... Prosedur penelitian dilakukan dengan cara kerja metode penelitian preexperimental design dengan one grup prestest-posttest design (Karabulut & Kesli Dollar, 2016;Kristanto, 2018;Strobel et al., 2017;Studente et al., 2016;Yakut & Aydın, 2017). Penggunaan Pre-Experimental Deisgn sebagai metode mempertimbangkan bahwa pengembilan sampelnya tidak dipilih secara random atau acak sehingga dalam proses tersebut tidak terdapat variabel kontrol (Kristanto, 2018). ...
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Chapter
Do experiences with nature—from wilderness backpacking, to plants in a preschool, to a wetland lesson on frogs, promote learning? Until recently, claims outstripped evidence on this question. But the field has matured, not only substantiating previously unwarranted claims but also deepening our understanding of the cause-and-effect relationship between nature and learning. Hundreds of studies now bear on this question, and converging evidence strongly suggests that experiences of nature boost academic learning, personal development, and environmental stewardship. This brief integrative review summarizes recent advances and the current state of our understanding. The research on personal development and environmental stewardship is compelling although not quantitative. Report after report—from independent observers as well as participants themselves—indicate shifts in perseverance, problem solving, critical thinking, leadership, teamwork, and resilience after time in nature. Similarly, over fifty studies point to nature playing a key role in the development of pro-environmental behavior, particularly by fostering an emotional connection to nature. In academic contexts, nature-based instruction outperforms traditional instruction. The evidence here is particularly strong, including experimental evidence; evidence across a wide range of samples and instructional approaches; outcomes such as standardized test scores and graduation rates; and evidence for specific explanatory mechanisms and ‘active ingredients’. Nature may promote learning by improving learners’ attention, levels of stress, self-discipline, interest and enjoyment in learning, and physical activity and fitness. Nature also appears to provide a calmer, quieter, safer context for learning; a warmer, more cooperative context for learning; and a combination of “loose parts” and autonomy that fosters developmentally beneficial forms of play. It is time to take nature seriously as a resource for learning—particularly for students not effectively reached by traditional instruction.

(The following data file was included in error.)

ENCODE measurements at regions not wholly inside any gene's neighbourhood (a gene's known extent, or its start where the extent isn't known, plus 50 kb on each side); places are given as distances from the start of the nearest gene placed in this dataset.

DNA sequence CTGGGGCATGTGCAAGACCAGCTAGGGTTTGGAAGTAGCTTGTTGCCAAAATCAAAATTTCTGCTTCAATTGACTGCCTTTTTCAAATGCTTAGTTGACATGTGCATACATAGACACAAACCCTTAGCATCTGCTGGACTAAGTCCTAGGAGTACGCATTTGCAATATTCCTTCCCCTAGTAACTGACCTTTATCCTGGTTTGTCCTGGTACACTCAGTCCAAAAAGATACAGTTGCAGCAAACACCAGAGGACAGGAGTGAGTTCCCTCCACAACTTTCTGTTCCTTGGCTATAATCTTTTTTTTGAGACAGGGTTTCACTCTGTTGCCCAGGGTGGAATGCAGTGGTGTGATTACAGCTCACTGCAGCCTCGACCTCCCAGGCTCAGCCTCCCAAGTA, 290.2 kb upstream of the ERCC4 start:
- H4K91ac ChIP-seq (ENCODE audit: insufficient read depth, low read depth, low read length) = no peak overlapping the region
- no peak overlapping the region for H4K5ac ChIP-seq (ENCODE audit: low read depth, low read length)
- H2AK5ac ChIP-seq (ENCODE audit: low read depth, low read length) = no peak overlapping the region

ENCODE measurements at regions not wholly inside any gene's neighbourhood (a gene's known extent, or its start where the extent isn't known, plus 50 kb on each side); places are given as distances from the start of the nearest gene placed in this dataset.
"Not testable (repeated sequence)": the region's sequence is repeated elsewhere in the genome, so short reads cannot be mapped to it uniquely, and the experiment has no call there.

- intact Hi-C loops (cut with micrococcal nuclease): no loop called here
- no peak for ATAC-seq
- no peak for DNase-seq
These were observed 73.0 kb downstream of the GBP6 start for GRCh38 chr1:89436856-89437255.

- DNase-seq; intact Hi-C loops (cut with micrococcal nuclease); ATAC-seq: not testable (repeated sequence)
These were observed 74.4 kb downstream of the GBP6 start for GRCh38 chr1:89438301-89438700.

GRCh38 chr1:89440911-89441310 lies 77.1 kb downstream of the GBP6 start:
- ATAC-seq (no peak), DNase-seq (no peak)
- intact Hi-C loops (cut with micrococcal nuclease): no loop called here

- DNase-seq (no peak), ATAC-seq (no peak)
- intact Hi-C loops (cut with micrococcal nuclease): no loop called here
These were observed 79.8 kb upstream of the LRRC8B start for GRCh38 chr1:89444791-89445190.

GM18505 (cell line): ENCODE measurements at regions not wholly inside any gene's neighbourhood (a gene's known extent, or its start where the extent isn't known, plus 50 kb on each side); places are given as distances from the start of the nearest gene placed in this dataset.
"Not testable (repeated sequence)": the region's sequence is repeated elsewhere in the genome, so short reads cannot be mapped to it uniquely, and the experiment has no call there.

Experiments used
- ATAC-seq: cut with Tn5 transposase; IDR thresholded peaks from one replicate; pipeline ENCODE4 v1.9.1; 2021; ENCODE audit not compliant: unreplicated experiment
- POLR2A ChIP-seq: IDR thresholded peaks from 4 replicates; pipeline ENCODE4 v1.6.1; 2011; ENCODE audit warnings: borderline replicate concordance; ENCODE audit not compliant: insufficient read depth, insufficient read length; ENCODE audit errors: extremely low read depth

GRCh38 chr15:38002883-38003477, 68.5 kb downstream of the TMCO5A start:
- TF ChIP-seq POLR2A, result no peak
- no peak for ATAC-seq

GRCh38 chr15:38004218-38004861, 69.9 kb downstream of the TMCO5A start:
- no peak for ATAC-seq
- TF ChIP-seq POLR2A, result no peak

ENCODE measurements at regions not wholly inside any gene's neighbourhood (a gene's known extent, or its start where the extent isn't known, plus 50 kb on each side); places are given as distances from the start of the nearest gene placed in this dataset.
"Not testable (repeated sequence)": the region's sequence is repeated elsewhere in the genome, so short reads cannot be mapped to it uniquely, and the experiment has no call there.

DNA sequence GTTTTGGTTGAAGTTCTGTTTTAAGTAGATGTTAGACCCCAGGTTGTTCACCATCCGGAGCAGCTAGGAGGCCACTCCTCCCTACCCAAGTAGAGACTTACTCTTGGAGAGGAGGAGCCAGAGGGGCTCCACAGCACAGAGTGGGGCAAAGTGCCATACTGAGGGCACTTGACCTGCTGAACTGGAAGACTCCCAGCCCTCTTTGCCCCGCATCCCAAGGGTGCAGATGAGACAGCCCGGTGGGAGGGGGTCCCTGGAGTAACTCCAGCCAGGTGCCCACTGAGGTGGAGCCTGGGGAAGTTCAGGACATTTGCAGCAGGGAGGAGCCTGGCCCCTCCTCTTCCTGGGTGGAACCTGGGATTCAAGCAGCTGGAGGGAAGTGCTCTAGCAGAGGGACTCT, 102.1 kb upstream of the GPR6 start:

Chapter
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In a Danish context regular (weekly or biweekly) education outside the classroom (EOtC), school-based outdoor learning or learning outside the classroom (LOtC) is called udeskole and aims to enhance both health and education. The purpose of this chapter is to present two Danish research projects; the Søndermark School and TEACHOUT studies. It highlights the impact and potentials of physical activity (PA) in primary school based on results from pupils (grade 3–6 grade—year 9–12), taught weekly outside the classroom and school buildings. The chapter summarises how teaching in nature, green areas or using cultural institutions like museums, factories, cemeteries etc. has an impact on PA levels. The Søndermark School study in Copenhagen investigated whether udeskole in urban nature or cultural institutions helps to increase children’s PA in four classes. 44 girls and 40 boys (grade 4–6) participated in this study, where the PA was measured for seven consecutive days. For all 84 pupils, the average PA was significantly higher on udeskole days compared to traditional school days without PE lessons. The average PA levels among boys were significantly higher than among girls in all mentioned settings, except on days with PE lessons, where both sexes’ PA levels were equal. As part of the TEACHOUT research project, PA of 663 children was measured 24 h a day for 9–10 consecutive days. Udeskole classes were compared with control classes, i.e. their parallel classes, from 12 schools located in different parts of Denmark, in a quasi-experimental design. A gender comparison was made on a weekly basis, i.e. days with more than 150 min of udeskole were compared with traditional school days and days with physical education (PE) classes. Measured over a whole week, boys having udeskole were more physically active than boys in control classes and girls in both settings. No difference was found between girls in udeskole and the comparison classes during a week, but girls on udeskole days were associated with a greater proportion of PA at light intensity than on traditional school days and days with PE lessons. In general, the children were far less sedentary during udeskole compared to traditional classroom teaching.